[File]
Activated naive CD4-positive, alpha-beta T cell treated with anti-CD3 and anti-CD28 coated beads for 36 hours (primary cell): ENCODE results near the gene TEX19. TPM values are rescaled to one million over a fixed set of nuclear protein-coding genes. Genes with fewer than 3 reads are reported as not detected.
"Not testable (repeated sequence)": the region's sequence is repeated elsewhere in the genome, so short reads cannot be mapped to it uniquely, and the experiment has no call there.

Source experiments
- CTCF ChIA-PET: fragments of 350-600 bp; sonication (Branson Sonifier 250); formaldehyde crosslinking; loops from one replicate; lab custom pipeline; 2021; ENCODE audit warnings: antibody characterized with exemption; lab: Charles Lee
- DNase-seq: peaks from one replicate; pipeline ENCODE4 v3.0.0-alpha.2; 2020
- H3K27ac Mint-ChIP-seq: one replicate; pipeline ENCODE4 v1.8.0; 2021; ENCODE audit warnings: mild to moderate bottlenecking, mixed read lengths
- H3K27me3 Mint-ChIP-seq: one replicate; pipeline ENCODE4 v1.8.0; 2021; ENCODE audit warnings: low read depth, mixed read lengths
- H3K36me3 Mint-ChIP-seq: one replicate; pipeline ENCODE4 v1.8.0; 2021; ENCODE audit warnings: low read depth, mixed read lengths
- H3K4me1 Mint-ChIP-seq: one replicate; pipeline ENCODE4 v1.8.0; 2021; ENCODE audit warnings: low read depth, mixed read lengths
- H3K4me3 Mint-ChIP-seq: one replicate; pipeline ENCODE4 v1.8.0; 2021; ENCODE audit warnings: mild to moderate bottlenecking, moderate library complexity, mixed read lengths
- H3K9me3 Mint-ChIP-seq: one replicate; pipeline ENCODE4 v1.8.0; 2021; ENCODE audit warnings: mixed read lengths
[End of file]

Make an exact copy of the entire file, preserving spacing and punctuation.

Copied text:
Activated naive CD4-positive, alpha-beta T cell treated with anti-CD3 and anti-CD28 coated beads for 36 hours (primary cell): ENCODE results near the gene TEX19. TPM values are rescaled to one million over a fixed set of nuclear protein-coding genes. Genes with fewer than 3 reads are reported as not detected.
"Not testable (repeated sequence)": the region's sequence is repeated elsewhere in the genome, so short reads cannot be mapped to it uniquely, and the experiment has no call there.

Source experiments
- CTCF ChIA-PET: fragments of 350-600 bp; sonication (Branson Sonifier 250); formaldehyde crosslinking; loops from one replicate; lab custom pipeline; 2021; ENCODE audit warnings: antibody characterized with exemption; lab: Charles Lee
- DNase-seq: peaks from one replicate; pipeline ENCODE4 v3.0.0-alpha.2; 2020
- H3K27ac Mint-ChIP-seq: one replicate; pipeline ENCODE4 v1.8.0; 2021; ENCODE audit warnings: mild to moderate bottlenecking, mixed read lengths
- H3K27me3 Mint-ChIP-seq: one replicate; pipeline ENCODE4 v1.8.0; 2021; ENCODE audit warnings: low read depth, mixed read lengths
- H3K36me3 Mint-ChIP-seq: one replicate; pipeline ENCODE4 v1.8.0; 2021; ENCODE audit warnings: low read depth, mixed read lengths
- H3K4me1 Mint-ChIP-seq: one replicate; pipeline ENCODE4 v1.8.0; 2021; ENCODE audit warnings: low read depth, mixed read lengths
- H3K4me3 Mint-ChIP-seq: one replicate; pipeline ENCODE4 v1.8.0; 2021; ENCODE audit warnings: mild to moderate bottlenecking, moderate library complexity, mixed read lengths
- H3K9me3 Mint-ChIP-seq: one replicate; pipeline ENCODE4 v1.8.0; 2021; ENCODE audit warnings: mixed read lengths